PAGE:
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Wolters Kluwer

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Study Design. An experimental study investigating osteoclastic activity induced by rhBMP-2 in sheep.

Objective. To examine the effects of increasing local rhBMP-2 concentration on osteoclastic response and peri-implant bone resorption.

Summary of Background Data. Level I clinical studies have established the safe and effective volume and concentration of rhBMP-2 delivered on an absorbable collagen sponge. However, peri-implant bone resorption appearing as decreased mineral density has been observed radiographically in rare instances after implantation of rhBMP-2 on an absorbable collagen sponge (rhBMP-2/ACS).

Methods. Bilateral corticocancellous defects were created in the distal femora of 30 adult sheep. Combinations of rhBMP-2/ACS implant volume (V) (1V = normal fill or 2V = overfilled) and rhBMP-2 solution concentration (⤫) (1 ⤫ normal concentration or 3.5 ⤫ = hyperconcentrated) resulted in local rhBMP-2 concentrations of 0⤫, 1⤫, 2⤫, 3.5⤫, and 7⤫ the estimated effective concentration for this model. Faxitron radiography, quantitative CT, histology, and quantitative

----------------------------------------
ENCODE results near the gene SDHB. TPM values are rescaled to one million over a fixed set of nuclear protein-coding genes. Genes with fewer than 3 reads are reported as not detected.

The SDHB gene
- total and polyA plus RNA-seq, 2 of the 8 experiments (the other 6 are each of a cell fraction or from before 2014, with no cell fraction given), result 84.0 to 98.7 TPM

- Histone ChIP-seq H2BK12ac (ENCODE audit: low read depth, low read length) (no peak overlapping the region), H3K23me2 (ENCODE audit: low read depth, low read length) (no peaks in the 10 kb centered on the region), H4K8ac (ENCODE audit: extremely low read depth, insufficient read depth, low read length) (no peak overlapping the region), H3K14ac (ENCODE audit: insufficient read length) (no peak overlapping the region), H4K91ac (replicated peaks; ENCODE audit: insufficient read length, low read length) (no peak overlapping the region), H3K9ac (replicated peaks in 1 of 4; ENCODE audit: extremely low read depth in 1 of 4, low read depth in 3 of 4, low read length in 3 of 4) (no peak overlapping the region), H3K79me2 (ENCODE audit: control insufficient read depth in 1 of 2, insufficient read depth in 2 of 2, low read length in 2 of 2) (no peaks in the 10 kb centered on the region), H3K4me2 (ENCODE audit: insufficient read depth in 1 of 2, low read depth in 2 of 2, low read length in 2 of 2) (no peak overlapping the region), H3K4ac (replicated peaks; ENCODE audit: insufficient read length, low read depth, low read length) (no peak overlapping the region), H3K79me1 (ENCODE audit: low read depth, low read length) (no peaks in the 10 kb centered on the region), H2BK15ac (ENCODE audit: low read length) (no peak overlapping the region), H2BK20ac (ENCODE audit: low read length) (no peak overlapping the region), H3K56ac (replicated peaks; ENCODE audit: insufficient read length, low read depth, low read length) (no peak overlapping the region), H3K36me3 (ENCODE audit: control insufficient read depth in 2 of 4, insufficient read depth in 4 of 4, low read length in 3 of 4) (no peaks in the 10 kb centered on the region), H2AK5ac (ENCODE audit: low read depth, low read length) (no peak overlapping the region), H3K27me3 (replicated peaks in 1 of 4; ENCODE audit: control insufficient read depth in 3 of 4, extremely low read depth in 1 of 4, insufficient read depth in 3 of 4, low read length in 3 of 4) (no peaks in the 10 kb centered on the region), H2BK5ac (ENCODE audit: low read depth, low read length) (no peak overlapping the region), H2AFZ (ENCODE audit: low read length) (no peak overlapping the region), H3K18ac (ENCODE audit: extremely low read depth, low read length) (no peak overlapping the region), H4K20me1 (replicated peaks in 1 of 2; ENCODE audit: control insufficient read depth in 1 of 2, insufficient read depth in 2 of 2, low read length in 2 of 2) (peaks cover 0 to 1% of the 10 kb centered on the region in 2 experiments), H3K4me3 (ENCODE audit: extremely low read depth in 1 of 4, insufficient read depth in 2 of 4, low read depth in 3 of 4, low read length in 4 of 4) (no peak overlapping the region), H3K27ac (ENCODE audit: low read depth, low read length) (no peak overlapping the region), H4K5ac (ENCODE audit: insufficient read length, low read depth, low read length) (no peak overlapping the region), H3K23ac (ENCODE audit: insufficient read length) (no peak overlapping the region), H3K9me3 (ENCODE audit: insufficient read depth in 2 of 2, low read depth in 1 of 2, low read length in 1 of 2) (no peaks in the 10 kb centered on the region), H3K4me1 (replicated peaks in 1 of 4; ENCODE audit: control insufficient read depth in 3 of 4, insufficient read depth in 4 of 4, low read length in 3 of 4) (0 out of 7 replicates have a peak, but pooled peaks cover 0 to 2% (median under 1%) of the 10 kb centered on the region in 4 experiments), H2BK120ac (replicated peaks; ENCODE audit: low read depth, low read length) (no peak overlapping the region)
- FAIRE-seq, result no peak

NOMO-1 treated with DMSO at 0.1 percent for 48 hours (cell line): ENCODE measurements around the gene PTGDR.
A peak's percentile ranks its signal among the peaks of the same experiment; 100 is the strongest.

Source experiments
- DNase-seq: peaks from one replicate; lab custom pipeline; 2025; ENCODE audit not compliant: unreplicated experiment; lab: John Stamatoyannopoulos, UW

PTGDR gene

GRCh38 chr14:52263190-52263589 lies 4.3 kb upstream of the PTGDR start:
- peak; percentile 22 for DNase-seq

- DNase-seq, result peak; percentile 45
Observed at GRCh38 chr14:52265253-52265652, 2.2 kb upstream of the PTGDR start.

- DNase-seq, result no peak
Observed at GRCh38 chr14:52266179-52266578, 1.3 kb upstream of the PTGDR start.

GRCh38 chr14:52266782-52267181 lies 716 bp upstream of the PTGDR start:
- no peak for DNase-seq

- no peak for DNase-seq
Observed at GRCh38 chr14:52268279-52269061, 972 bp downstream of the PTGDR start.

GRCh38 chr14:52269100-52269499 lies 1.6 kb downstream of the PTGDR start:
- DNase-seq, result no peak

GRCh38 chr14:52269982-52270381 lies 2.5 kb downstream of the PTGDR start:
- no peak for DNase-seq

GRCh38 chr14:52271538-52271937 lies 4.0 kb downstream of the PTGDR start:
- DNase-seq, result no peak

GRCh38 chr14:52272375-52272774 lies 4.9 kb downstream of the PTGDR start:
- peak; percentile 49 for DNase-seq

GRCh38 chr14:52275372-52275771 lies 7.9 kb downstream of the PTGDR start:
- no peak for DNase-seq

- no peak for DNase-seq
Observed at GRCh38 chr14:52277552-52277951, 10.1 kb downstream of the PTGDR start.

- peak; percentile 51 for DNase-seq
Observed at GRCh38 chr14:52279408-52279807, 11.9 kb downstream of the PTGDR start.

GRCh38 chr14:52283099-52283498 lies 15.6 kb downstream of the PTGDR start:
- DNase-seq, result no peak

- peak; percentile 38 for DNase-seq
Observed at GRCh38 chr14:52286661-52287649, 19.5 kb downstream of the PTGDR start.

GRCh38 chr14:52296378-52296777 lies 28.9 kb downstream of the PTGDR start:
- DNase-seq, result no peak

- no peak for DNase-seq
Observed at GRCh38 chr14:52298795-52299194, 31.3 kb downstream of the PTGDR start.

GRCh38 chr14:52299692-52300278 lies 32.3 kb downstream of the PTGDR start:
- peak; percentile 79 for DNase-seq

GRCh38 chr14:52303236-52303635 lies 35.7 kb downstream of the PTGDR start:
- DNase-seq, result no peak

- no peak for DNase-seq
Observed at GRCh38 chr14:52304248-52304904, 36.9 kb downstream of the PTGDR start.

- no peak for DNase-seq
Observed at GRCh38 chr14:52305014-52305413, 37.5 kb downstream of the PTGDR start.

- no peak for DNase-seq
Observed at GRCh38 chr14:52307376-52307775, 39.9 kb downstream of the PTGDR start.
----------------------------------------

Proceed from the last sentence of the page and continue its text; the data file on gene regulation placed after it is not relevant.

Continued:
histomorphometry were conducted in a blinded fashion to analyze the effect of the treatments.

Results. At 1 week, the normal fill-normal concentration implants (1⤫) produced the least transient osteoclastic activity resulting in limited peri-implant resorption. Overfilled-hyperconcentrated implants (2⤫, 3.5⤫) demonstrated moderate resorption zones. Overfilled-hyperconcentrated implants (7⤫) demonstrated extensive osteoclastic activity and marked resorption. Results at 4 and 8 weeks revealed dense osteoid and bone in the voids with progressive bony healing. Control defects showed no osteoclastic activity with little to no bony healing.

Conclusion. Increasing the local rhBMP-2 concentration by overfilling the defect with rhBMP-2/ACS or hyper-concentrating the rhBMP-2 solution on the absorbable collagen sponge led to a concentration-dependent osteoclastic resorption of peri-implant bone. The osteoclastic effect was transient, and progressive healing took place over the 8-week survival period.


Accepted version. Spine, Vol. 34, No. 6 (March 2009): 539-550. DOI. © 2009, Lippincott Williams & Wilkins. Used with permission.

Jeffrey M. Toth was affiliated with The Medical College of Wisconsin at the time of publication.

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